Surviving the economic downturn and thriving in 2021


I recently featured on the UK Recruiters Crowd Cast and most of the conversation we had centred around what recruitment businesses should do now. I’m going over old ground if I talk about unprecedented times etc, we’ve all read and heard that too often now, but it’s certainly a time that I don’t think we’ll ever experience again in our lifetime. If, before all this started, you told someone that during 2020 the world would more or less stop, you’d be carted away. I’ve been reading and listening a lot about what this all means and, truthfully, no one really knows what will happen but I’ve put together my thoughts and advice for businesses and individuals.

To start with, we can look to what’s happened in the past to try and predict the future. Of course, it’s not quite the same as anything we’ve experienced before as this time we’re not just dealing with a financial downturn but a horrendous loss of life and the economic impact to follow. This is one of the reasons the decline in GDP is predicted to be as high as 15%. Because of this, I’ve been planning an 18 month recovery cycle which takes us into the end of next year – seems a lifetime away right now. This way, if nothing else, we’re busy fixing things ready for 18 months time to ensure we’re match fit and ready to go! We’ve spent and continue to spend a lot of time fixing and reviewing all those things we were previously too busy to do. You know the things that ‘kinda’ work, or the short term solution that’s been in place for a few years now – we all have them. Now is the time to be really efficient and slick with our processes through good housekeeping.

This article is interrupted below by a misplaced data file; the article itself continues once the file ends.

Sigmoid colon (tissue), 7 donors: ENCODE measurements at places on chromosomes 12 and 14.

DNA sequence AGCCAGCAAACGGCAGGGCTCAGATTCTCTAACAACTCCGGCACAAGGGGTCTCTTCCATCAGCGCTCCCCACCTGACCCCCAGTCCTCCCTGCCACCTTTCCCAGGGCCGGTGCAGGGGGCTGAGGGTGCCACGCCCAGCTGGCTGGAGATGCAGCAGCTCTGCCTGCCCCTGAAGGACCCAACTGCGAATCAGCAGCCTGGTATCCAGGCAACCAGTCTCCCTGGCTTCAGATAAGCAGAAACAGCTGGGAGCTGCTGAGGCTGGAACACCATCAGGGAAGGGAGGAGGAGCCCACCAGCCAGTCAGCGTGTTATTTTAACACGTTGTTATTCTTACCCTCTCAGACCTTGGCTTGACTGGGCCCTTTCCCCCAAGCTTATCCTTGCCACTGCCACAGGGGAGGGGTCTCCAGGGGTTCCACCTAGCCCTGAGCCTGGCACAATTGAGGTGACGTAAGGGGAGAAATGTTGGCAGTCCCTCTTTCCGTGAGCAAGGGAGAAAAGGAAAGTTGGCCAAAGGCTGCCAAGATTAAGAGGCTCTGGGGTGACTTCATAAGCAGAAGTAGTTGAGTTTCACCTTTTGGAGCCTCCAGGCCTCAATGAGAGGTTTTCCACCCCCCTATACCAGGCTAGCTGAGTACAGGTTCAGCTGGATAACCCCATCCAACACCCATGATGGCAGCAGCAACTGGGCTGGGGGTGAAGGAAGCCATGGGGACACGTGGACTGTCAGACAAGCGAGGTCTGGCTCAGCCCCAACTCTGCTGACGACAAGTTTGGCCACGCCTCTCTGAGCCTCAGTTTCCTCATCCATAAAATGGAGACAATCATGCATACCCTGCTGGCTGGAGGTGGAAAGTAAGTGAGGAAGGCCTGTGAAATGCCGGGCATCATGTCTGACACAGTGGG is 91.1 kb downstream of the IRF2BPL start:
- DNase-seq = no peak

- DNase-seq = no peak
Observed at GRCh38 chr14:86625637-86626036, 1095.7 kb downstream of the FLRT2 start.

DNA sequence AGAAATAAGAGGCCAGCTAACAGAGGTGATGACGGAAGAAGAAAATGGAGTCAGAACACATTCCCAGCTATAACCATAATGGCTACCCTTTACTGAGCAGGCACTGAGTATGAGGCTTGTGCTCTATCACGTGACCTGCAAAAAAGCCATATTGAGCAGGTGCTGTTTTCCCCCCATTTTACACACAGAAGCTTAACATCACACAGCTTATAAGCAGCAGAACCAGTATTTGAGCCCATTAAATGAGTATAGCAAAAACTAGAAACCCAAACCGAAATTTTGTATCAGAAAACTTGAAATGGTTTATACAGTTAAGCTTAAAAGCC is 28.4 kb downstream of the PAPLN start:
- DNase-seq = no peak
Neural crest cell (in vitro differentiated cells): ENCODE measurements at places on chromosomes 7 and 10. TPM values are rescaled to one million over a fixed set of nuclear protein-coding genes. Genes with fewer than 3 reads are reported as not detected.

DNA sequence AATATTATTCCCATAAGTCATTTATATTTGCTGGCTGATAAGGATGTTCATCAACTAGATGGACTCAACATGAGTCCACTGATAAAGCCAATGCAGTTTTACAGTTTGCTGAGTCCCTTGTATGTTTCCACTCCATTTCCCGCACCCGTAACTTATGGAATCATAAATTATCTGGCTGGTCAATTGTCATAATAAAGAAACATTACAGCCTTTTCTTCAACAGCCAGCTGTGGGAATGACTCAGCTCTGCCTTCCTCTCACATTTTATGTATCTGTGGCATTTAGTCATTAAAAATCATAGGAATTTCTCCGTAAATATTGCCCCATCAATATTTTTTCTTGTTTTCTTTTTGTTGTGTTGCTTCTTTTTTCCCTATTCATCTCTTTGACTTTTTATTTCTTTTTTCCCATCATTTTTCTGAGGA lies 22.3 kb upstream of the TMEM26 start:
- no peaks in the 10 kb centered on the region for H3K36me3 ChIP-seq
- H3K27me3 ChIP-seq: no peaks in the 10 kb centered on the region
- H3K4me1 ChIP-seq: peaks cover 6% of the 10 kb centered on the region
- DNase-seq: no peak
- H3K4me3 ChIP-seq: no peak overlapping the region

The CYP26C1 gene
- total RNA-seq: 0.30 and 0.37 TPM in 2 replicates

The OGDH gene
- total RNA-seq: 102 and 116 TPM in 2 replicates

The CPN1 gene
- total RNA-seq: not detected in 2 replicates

In the last recession, in 2008, the UK’s GDP dropped by 6%, meaning that unemployment rose from 5% to 8% (to put that into context, we were at 3.8% unemployment pre-covid-19) and available jobs fell from 700k to 430k.

In the last recession, in 2008, the UK’s GDP dropped by 6%, meaning that unemployment rose from 5% to 8% (to put that into context, we were at 3.8% unemployment pre-covid-19) and available jobs fell from 700k to 430k. We can’t currently officially say we’re in a recession as the figures won’t be available until August but, given the economy was in freefall within two weeks of the nation going into lockdown, it is “very likely” (to use Chancellor Rishi Sunak’s words) that we are now in the middle of one – and a significant one at that. If we assume this recession could be up to 2-3 times as bad as the previous one, we can expect the numbers to be higher than 2008 levels. The current furlough scheme is putting things on pause right now and it remains to be see what impact it will have on unemployment numbers. Some argue the furlough extension to October is actually counterproductive to the economy, especially within the recruitment space. Less jobs, less movement, etc. Many in recruitment haven’t responded positively to the news.